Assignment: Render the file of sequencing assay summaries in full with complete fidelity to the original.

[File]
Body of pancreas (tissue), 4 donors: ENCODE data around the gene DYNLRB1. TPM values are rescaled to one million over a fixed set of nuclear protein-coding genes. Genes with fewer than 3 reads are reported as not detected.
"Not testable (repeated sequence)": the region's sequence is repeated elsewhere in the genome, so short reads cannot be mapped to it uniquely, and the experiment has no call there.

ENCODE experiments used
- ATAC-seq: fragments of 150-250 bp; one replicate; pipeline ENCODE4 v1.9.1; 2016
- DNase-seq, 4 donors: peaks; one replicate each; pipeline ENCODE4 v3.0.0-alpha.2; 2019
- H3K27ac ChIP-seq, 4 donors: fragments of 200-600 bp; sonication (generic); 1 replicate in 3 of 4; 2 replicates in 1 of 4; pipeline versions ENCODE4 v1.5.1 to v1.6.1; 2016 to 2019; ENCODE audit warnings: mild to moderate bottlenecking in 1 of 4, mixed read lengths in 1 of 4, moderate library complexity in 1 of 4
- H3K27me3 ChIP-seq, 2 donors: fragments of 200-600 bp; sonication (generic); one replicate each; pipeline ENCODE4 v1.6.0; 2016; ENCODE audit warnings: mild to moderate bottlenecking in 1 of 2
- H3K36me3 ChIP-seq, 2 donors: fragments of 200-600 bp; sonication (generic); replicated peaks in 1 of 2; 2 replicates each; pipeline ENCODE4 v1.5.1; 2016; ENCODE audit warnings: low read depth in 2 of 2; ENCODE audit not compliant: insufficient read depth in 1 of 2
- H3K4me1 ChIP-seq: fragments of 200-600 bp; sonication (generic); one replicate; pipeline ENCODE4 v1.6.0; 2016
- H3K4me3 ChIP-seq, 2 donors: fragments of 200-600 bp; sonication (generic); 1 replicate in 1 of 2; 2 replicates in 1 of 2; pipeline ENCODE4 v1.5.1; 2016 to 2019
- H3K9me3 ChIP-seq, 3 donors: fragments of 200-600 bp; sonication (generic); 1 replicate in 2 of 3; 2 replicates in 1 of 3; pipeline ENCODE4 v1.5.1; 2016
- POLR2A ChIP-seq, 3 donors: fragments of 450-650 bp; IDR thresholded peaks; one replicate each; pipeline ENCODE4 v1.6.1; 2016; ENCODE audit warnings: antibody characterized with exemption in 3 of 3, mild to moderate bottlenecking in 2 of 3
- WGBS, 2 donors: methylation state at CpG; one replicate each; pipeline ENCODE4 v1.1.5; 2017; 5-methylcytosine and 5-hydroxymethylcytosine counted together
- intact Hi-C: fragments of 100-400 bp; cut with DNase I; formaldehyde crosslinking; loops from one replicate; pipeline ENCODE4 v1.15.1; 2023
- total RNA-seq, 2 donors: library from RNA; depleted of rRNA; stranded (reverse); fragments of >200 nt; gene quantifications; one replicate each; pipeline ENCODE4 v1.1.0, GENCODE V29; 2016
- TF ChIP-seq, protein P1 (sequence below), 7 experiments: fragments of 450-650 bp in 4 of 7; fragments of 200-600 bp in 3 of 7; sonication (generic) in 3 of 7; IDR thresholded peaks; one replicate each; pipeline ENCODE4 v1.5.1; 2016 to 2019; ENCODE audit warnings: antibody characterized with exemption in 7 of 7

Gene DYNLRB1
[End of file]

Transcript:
Body of pancreas (tissue), 4 donors: ENCODE data around the gene DYNLRB1. TPM values are rescaled to one million over a fixed set of nuclear protein-coding genes. Genes with fewer than 3 reads are reported as not detected.
"Not testable (repeated sequence)": the region's sequence is repeated elsewhere in the genome, so short reads cannot be mapped to it uniquely, and the experiment has no call there.

ENCODE experiments used
- ATAC-seq: fragments of 150-250 bp; one replicate; pipeline ENCODE4 v1.9.1; 2016
- DNase-seq, 4 donors: peaks; one replicate each; pipeline ENCODE4 v3.0.0-alpha.2; 2019
- H3K27ac ChIP-seq, 4 donors: fragments of 200-600 bp; sonication (generic); 1 replicate in 3 of 4; 2 replicates in 1 of 4; pipeline versions ENCODE4 v1.5.1 to v1.6.1; 2016 to 2019; ENCODE audit warnings: mild to moderate bottlenecking in 1 of 4, mixed read lengths in 1 of 4, moderate library complexity in 1 of 4
- H3K27me3 ChIP-seq, 2 donors: fragments of 200-600 bp; sonication (generic); one replicate each; pipeline ENCODE4 v1.6.0; 2016; ENCODE audit warnings: mild to moderate bottlenecking in 1 of 2
- H3K36me3 ChIP-seq, 2 donors: fragments of 200-600 bp; sonication (generic); replicated peaks in 1 of 2; 2 replicates each; pipeline ENCODE4 v1.5.1; 2016; ENCODE audit warnings: low read depth in 2 of 2; ENCODE audit not compliant: insufficient read depth in 1 of 2
- H3K4me1 ChIP-seq: fragments of 200-600 bp; sonication (generic); one replicate; pipeline ENCODE4 v1.6.0; 2016
- H3K4me3 ChIP-seq, 2 donors: fragments of 200-600 bp; sonication (generic); 1 replicate in 1 of 2; 2 replicates in 1 of 2; pipeline ENCODE4 v1.5.1; 2016 to 2019
- H3K9me3 ChIP-seq, 3 donors: fragments of 200-600 bp; sonication (generic); 1 replicate in 2 of 3; 2 replicates in 1 of 3; pipeline ENCODE4 v1.5.1; 2016
- POLR2A ChIP-seq, 3 donors: fragments of 450-650 bp; IDR thresholded peaks; one replicate each; pipeline ENCODE4 v1.6.1; 2016; ENCODE audit warnings: antibody characterized with exemption in 3 of 3, mild to moderate bottlenecking in 2 of 3
- WGBS, 2 donors: methylation state at CpG; one replicate each; pipeline ENCODE4 v1.1.5; 2017; 5-methylcytosine and 5-hydroxymethylcytosine counted together
- intact Hi-C: fragments of 100-400 bp; cut with DNase I; formaldehyde crosslinking; loops from one replicate; pipeline ENCODE4 v1.15.1; 2023
- total RNA-seq, 2 donors: library from RNA; depleted of rRNA; stranded (reverse); fragments of >200 nt; gene quantifications; one replicate each; pipeline ENCODE4 v1.1.0, GENCODE V29; 2016
- TF ChIP-seq, protein P1 (sequence below), 7 experiments: fragments of 450-650 bp in 4 of 7; fragments of 200-600 bp in 3 of 7; sonication (generic) in 3 of 7; IDR thresholded peaks; one replicate each; pipeline ENCODE4 v1.5.1; 2016 to 2019; ENCODE audit warnings: antibody characterized with exemption in 7 of 7

Gene DYNLRB1